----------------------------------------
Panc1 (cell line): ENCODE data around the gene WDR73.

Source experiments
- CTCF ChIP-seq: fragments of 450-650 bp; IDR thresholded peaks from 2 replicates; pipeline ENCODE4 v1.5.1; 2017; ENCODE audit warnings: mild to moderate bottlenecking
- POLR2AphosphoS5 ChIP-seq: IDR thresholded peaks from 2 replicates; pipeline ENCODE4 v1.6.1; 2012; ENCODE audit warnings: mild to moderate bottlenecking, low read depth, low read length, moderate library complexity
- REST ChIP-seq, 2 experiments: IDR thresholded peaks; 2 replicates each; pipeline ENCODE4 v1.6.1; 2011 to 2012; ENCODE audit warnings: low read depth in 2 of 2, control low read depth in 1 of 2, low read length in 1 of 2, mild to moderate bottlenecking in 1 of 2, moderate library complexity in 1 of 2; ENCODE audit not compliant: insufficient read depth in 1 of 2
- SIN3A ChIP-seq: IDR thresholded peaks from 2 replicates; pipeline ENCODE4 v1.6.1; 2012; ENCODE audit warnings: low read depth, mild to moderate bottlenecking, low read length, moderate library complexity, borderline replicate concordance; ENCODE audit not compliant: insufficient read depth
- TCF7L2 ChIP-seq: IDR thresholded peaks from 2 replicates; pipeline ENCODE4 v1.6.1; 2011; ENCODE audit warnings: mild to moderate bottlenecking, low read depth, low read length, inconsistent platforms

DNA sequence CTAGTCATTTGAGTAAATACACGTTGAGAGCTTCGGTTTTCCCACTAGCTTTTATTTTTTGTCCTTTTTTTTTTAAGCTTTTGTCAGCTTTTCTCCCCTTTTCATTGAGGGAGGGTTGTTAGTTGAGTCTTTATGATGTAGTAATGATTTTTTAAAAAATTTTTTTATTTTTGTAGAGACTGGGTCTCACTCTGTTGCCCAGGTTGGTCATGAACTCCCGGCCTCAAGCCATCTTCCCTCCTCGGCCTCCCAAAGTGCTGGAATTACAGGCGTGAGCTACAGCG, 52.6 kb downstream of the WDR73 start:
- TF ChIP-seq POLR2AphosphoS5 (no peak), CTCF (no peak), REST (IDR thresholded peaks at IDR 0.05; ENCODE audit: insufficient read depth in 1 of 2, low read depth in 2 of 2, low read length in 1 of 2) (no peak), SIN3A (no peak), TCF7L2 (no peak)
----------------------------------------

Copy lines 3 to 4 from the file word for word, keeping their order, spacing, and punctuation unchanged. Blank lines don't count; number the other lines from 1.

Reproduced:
- CTCF ChIP-seq: fragments of 450-650 bp; IDR thresholded peaks from 2 replicates; pipeline ENCODE4 v1.5.1; 2017; ENCODE audit warnings: mild to moderate bottlenecking
- POLR2AphosphoS5 ChIP-seq: IDR thresholded peaks from 2 replicates; pipeline ENCODE4 v1.6.1; 2012; ENCODE audit warnings: mild to moderate bottlenecking, low read depth, low read length, moderate library complexity